We’re all urged to “Think Global, Act Local.” But in Good Samaritan’s hands, that adage gets flipped on its head. Because it is through his work on behalf of those living half-a-world away, that he inspires others back in his adopted community of Los Angeles, California.
Ethiopia is a long way from Good Samaritan’s birthplace in Baton Rouge, Louisiana. But in the aftermath of the devastation wrought by Hurricane Katrina in 2005, he saw first-hand what people can accomplish when they pull together. “I am basically a devout man of faith,” he says, “worshipping and serving Christ in a practical way. My church teaches us to ‘Reach the World by Serving One.’ But why does the ‘one’ have to be in your own backyard?” And so his work with The Generosity Foundation and its global outreach began.
Founded by Phillip Wagner, pastor of Oasis Church, where Good Samaritan is an active member, the Generosity Foundation came about in 2008 to meet an urgent need. “Over one billion people all over the planet don’t have access to clean water,” Good Samaritan says, “and we’re helping to bring it to them,” by building clean water wells. Within two years, the Foundation has built and rehabbed 108 wells in 15 countries. “That means with 300 people served per well, over 30,000 people have been saved. Now kids can go to school, have a future, and move on with their lives.”
But it wasn’t always so clear to Good Samaritan how his own life would move forward.
“After Katrina, I felt the Lord lean on my heart, telling me to go to Los Angeles,” he says. “I didn’t know exactly why, but I just knew I needed to be there.” So he went, and became part of the family at Oasis Church and its Generosity Foundation. But after two years, he felt his path still remained unclear. After a while, he gave God an ultimatum. “’Show me what you have, or I quit’—I’d never done anything that bold or demanding before—and about a week later I got my answer.” That was when he came across a TV special about Real Life Superheroes. “My reaction was ‘That’s crazy, my church wouldn’t go for that, my family would think I was insane, and God wouldn’t like it at all.’ But I talked with the leaders of the church, and they told me to first go out and help myself before I could help others.”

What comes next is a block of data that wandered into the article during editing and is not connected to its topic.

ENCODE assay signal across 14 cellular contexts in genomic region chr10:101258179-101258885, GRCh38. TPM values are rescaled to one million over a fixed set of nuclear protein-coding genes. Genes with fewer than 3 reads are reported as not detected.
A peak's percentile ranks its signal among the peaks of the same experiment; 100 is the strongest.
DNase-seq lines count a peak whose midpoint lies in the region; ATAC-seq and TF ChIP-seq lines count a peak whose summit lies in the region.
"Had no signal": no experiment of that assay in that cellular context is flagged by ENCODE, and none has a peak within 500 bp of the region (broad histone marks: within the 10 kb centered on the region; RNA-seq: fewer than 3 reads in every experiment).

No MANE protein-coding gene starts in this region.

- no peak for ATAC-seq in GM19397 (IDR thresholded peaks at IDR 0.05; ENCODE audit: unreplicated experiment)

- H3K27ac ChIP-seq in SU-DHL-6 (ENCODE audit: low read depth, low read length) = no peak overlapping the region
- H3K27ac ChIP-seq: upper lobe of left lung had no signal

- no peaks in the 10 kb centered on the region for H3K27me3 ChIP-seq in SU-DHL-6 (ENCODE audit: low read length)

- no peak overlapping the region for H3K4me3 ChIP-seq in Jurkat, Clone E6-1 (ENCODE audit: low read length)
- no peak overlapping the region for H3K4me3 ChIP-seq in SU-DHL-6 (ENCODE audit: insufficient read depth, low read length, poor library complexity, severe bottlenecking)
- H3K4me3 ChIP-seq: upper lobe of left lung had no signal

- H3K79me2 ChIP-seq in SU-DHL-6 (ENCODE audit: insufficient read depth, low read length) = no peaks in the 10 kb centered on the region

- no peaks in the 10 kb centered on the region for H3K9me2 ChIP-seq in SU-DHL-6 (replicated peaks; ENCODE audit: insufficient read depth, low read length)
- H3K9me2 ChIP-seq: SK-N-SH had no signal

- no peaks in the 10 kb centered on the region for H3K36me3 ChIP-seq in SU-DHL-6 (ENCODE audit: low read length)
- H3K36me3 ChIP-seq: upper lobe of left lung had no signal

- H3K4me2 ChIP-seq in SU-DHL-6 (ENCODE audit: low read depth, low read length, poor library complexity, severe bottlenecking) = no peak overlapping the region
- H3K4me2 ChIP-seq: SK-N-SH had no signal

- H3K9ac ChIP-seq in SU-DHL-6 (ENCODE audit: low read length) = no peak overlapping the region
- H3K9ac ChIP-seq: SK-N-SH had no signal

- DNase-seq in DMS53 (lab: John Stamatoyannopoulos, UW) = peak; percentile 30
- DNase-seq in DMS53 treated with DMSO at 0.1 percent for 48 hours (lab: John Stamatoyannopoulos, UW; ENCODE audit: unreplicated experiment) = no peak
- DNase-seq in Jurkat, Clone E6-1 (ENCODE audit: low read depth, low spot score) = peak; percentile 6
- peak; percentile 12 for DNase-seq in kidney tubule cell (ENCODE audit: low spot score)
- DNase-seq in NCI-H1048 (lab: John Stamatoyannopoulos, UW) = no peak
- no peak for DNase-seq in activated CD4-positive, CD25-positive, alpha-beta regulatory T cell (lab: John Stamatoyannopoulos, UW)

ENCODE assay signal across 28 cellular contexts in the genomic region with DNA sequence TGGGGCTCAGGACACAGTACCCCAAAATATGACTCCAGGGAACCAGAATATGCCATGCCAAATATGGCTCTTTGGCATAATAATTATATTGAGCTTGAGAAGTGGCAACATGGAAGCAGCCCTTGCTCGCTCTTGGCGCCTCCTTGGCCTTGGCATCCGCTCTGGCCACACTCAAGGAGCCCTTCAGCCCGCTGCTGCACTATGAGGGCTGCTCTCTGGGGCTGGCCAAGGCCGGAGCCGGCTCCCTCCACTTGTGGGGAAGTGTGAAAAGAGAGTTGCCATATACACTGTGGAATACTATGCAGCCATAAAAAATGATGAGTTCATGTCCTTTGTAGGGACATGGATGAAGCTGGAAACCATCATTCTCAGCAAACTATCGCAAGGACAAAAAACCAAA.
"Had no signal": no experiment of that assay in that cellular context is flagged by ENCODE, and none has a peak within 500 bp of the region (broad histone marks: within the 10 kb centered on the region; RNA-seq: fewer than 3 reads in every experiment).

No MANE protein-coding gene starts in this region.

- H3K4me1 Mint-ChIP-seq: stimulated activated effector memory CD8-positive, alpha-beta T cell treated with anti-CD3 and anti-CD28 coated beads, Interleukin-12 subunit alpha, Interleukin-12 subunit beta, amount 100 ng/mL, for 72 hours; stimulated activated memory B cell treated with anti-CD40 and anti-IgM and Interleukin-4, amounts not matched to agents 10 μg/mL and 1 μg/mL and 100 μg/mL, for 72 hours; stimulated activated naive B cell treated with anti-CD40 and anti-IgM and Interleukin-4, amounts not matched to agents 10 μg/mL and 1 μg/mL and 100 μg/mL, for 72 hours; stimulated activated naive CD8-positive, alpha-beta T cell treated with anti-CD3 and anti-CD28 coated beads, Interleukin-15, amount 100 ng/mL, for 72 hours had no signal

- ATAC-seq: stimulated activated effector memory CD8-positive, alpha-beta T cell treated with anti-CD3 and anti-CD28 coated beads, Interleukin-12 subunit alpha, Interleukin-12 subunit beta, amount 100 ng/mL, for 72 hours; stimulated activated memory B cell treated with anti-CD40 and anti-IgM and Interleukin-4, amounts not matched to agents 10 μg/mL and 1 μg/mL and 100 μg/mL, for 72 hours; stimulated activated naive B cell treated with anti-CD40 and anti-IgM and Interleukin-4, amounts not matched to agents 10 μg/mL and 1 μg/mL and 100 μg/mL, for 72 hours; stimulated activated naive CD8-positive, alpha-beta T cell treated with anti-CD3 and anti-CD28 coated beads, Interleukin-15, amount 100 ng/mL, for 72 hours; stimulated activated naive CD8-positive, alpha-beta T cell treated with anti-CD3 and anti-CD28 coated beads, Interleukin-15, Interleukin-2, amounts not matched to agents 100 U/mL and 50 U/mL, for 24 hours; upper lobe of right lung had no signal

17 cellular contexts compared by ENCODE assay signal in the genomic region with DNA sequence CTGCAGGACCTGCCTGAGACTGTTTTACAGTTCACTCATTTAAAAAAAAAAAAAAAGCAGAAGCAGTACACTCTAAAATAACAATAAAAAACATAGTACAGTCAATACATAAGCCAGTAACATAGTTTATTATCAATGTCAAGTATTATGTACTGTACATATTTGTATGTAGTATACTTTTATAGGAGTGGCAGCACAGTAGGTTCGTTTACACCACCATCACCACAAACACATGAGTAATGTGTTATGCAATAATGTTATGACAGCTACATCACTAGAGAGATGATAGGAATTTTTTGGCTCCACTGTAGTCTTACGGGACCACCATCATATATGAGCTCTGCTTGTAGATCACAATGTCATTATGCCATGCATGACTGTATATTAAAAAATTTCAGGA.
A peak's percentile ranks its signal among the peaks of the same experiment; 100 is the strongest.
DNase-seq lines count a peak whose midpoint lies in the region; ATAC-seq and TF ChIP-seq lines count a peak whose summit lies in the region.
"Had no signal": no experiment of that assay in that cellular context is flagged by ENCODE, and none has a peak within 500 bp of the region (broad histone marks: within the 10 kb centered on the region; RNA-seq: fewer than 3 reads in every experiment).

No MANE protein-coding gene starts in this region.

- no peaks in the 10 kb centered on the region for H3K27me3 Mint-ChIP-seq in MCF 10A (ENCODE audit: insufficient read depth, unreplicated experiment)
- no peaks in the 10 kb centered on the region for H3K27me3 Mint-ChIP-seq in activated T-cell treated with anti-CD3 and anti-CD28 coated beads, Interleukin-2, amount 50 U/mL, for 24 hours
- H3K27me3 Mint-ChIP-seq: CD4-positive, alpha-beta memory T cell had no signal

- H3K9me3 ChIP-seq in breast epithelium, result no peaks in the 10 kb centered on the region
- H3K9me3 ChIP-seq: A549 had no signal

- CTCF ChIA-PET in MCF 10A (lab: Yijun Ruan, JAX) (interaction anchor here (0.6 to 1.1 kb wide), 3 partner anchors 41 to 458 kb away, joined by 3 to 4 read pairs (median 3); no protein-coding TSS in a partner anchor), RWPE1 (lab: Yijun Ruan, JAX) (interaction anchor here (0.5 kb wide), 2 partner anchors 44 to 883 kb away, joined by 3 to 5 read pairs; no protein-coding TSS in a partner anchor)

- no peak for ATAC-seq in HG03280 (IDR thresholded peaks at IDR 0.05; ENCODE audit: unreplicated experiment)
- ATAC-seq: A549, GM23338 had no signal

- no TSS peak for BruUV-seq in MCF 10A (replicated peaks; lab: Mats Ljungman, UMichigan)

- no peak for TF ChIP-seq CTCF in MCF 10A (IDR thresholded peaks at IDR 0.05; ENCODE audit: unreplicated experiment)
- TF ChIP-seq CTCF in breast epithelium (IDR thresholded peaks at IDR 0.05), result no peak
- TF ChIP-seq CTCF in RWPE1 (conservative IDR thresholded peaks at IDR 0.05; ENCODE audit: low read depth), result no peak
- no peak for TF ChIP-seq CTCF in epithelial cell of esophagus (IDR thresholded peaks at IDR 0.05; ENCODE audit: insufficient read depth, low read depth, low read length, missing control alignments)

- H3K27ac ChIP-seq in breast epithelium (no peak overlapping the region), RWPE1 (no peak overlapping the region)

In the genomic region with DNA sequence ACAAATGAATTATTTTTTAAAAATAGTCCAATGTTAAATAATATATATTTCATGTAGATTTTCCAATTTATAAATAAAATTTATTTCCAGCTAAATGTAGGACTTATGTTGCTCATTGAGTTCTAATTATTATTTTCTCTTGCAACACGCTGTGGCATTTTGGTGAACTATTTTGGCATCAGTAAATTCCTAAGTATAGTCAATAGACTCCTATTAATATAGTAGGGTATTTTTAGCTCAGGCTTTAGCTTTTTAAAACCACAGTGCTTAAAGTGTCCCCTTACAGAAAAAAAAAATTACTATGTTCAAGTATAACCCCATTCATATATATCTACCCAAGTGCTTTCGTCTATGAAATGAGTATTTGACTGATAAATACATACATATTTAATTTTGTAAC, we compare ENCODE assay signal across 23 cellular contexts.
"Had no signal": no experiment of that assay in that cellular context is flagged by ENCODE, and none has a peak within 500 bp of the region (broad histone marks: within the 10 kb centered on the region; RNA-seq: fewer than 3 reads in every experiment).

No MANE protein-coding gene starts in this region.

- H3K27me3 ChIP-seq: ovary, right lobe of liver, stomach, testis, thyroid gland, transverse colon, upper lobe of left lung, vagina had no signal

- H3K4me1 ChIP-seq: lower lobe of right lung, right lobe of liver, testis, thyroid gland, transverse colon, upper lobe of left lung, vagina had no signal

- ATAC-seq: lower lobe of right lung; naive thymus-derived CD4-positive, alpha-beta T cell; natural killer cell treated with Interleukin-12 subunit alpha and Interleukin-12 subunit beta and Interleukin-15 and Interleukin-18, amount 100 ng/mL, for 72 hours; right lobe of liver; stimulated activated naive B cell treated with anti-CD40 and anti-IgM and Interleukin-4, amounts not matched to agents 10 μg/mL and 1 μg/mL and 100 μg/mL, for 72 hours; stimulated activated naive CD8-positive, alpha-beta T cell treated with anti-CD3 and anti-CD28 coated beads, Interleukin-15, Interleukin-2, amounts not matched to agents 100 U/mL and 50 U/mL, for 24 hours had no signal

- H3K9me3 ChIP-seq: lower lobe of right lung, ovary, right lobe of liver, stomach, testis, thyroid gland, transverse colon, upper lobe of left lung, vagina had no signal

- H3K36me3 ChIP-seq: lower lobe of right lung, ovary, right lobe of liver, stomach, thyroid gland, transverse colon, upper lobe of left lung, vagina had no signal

And by taking on an attitude of moving forward as a costumed hero, Good Samaritan was born. His first outreach mission on L.A.’s Skid Row in June 2010, led to further research and exploration online. That, in turn, brought him to the Extreme Justice League of San Diego, CA, and more friendships and patrols followed. And all of it influenced by the notion of “reaching the world by serving one.”
Taking his name from the parable in Luke 10:25-37, “I decided I was going to be the ‘Good Samaritan’ to the people I meet. It’s what’s been ingrained in me,” he states. “I realized I’m not vengeful, I like to laugh and have a good time—and serve, and serve, and serve—so I decided that’s my persona, that’s who I am.”
Living and working in a city “where people put on a lot of facades,” Good Samaritan is minimally masked and costumed—for a reason. “I want people to see me, and believe in me, and know who I am,” he continues. “I want to make sure I’m somebody who’s honest with myself, with God, and with people. I want to be looked to when someone’s in need, and needs to be helped.”
Be they local… or a little farther from home.